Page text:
The Martin Buber Reader

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Palgrave Macmillan, Sep 21, 2002 - Philosophy - 303 pages
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There is no adequate understanding of contemporary Jewish and Christian theology without reference to Martin Buber. Buber wrote numerous books during his lifetime (1878-1965) and is best known for I and Thou and Good and Evil. Buber has influenced important Protestant theologians like Karl Barth, Emil Brunner, Paul Tillich, and Reinhold Niebuhr. His appeal is vast--not only is he renowned for his translations of the Hebrew Bible but also for his interpretation of Hasidism, his role in Zionism, and his writings in psychotherapy and political philosophy.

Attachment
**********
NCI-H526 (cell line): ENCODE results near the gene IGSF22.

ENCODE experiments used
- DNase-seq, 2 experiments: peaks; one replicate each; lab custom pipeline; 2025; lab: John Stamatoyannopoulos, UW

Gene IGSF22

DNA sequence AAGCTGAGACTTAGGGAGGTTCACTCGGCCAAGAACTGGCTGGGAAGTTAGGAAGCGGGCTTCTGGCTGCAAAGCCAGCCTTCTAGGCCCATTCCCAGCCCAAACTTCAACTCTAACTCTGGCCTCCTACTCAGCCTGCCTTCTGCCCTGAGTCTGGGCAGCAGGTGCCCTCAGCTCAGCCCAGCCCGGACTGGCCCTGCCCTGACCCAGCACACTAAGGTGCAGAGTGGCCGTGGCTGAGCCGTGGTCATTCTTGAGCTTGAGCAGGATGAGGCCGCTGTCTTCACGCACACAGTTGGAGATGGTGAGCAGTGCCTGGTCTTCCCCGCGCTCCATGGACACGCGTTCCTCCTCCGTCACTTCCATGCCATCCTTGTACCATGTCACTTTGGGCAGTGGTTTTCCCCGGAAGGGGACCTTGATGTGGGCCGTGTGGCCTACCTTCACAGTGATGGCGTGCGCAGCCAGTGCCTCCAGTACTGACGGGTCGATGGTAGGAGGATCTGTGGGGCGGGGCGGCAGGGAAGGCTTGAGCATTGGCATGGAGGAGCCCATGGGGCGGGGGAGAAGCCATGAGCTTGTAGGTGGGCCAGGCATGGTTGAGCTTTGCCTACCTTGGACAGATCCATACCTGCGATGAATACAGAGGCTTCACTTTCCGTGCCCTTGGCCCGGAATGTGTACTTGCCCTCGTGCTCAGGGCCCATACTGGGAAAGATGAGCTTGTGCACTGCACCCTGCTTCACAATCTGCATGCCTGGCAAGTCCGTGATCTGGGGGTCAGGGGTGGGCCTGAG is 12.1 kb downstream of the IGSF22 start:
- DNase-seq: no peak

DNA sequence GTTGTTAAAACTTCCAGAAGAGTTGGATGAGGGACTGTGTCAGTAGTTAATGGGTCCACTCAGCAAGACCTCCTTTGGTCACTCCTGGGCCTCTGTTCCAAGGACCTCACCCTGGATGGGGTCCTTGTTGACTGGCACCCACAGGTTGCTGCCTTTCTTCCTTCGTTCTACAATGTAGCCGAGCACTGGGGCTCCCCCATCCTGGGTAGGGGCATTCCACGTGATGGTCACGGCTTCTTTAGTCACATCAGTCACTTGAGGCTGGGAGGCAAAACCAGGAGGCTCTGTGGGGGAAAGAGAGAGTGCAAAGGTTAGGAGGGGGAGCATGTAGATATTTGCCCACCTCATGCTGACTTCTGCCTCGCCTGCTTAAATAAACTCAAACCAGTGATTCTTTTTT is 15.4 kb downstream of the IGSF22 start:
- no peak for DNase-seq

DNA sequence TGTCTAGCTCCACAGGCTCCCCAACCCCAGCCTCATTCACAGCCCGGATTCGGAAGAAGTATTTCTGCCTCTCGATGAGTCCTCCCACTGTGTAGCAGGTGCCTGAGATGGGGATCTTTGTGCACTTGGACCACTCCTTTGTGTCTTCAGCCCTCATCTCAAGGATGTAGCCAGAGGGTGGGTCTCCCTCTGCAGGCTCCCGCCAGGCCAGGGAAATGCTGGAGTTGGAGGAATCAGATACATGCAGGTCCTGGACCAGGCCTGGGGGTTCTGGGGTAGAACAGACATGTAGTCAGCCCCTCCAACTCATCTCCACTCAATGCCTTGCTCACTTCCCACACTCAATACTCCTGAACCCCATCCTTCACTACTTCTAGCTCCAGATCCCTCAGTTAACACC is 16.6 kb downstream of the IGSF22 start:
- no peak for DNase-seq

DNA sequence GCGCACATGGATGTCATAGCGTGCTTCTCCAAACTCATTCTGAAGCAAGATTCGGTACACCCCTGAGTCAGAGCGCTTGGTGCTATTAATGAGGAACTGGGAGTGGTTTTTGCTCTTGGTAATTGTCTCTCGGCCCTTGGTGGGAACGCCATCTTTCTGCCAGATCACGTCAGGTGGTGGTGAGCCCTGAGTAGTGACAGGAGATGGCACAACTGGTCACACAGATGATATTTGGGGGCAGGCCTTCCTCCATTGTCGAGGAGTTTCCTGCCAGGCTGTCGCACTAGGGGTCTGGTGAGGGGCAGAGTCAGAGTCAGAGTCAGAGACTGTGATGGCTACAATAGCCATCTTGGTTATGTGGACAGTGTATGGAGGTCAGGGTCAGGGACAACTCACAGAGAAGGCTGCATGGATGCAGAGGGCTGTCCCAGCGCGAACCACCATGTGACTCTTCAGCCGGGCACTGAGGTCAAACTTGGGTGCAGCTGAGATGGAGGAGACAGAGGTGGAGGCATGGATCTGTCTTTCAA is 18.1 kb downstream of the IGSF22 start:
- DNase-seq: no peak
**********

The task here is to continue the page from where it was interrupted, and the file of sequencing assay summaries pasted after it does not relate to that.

In addition to a general introduction, each chapter is individually introduced, illuminating the historical and philosophical context of the readings. Footnotes explain difficult concepts, providing the reader with necessary references, plus a selective bibliography and subject index.

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About the author (2002)

Asher Biemann teaches modern Jewish thought and intellectual history at Harvard University. He is the author of a study on Martin Buber's philosophy and is co-editor of the first critical edition of Martin Buber's collected works in German.

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